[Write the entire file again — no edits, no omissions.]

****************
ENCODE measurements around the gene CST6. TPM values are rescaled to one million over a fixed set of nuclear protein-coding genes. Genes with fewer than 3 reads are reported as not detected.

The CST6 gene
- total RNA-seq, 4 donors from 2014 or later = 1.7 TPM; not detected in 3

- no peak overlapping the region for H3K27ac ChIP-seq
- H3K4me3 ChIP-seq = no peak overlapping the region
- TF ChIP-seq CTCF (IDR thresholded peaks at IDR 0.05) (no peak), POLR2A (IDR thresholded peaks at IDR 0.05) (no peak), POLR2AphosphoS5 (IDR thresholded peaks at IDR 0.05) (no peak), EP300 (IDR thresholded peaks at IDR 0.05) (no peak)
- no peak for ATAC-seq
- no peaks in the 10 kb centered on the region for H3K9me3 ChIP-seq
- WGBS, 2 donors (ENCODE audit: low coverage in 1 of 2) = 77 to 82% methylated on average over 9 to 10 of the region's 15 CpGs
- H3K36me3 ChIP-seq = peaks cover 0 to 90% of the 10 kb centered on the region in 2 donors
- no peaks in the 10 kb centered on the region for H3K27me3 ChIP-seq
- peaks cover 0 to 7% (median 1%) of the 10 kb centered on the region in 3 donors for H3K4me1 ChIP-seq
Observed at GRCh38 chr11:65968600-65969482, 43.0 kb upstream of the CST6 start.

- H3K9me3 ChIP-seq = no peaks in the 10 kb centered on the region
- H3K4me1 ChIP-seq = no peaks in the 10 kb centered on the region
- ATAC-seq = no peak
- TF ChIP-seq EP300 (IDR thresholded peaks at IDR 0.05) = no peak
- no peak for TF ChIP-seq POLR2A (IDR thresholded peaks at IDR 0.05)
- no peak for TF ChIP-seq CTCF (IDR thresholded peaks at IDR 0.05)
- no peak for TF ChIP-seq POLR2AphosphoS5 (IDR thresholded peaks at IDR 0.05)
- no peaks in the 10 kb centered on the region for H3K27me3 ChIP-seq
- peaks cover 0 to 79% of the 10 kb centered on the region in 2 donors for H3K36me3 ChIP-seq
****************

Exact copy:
ENCODE measurements around the gene CST6. TPM values are rescaled to one million over a fixed set of nuclear protein-coding genes. Genes with fewer than 3 reads are reported as not detected.

The CST6 gene
- total RNA-seq, 4 donors from 2014 or later = 1.7 TPM; not detected in 3

- no peak overlapping the region for H3K27ac ChIP-seq
- H3K4me3 ChIP-seq = no peak overlapping the region
- TF ChIP-seq CTCF (IDR thresholded peaks at IDR 0.05) (no peak), POLR2A (IDR thresholded peaks at IDR 0.05) (no peak), POLR2AphosphoS5 (IDR thresholded peaks at IDR 0.05) (no peak), EP300 (IDR thresholded peaks at IDR 0.05) (no peak)
- no peak for ATAC-seq
- no peaks in the 10 kb centered on the region for H3K9me3 ChIP-seq
- WGBS, 2 donors (ENCODE audit: low coverage in 1 of 2) = 77 to 82% methylated on average over 9 to 10 of the region's 15 CpGs
- H3K36me3 ChIP-seq = peaks cover 0 to 90% of the 10 kb centered on the region in 2 donors
- no peaks in the 10 kb centered on the region for H3K27me3 ChIP-seq
- peaks cover 0 to 7% (median 1%) of the 10 kb centered on the region in 3 donors for H3K4me1 ChIP-seq
Observed at GRCh38 chr11:65968600-65969482, 43.0 kb upstream of the CST6 start.

- H3K9me3 ChIP-seq = no peaks in the 10 kb centered on the region
- H3K4me1 ChIP-seq = no peaks in the 10 kb centered on the region
- ATAC-seq = no peak
- TF ChIP-seq EP300 (IDR thresholded peaks at IDR 0.05) = no peak
- no peak for TF ChIP-seq POLR2A (IDR thresholded peaks at IDR 0.05)
- no peak for TF ChIP-seq CTCF (IDR thresholded peaks at IDR 0.05)
- no peak for TF ChIP-seq POLR2AphosphoS5 (IDR thresholded peaks at IDR 0.05)
- no peaks in the 10 kb centered on the region for H3K27me3 ChIP-seq
- peaks cover 0 to 79% of the 10 kb centered on the region in 2 donors for H3K36me3 ChIP-seq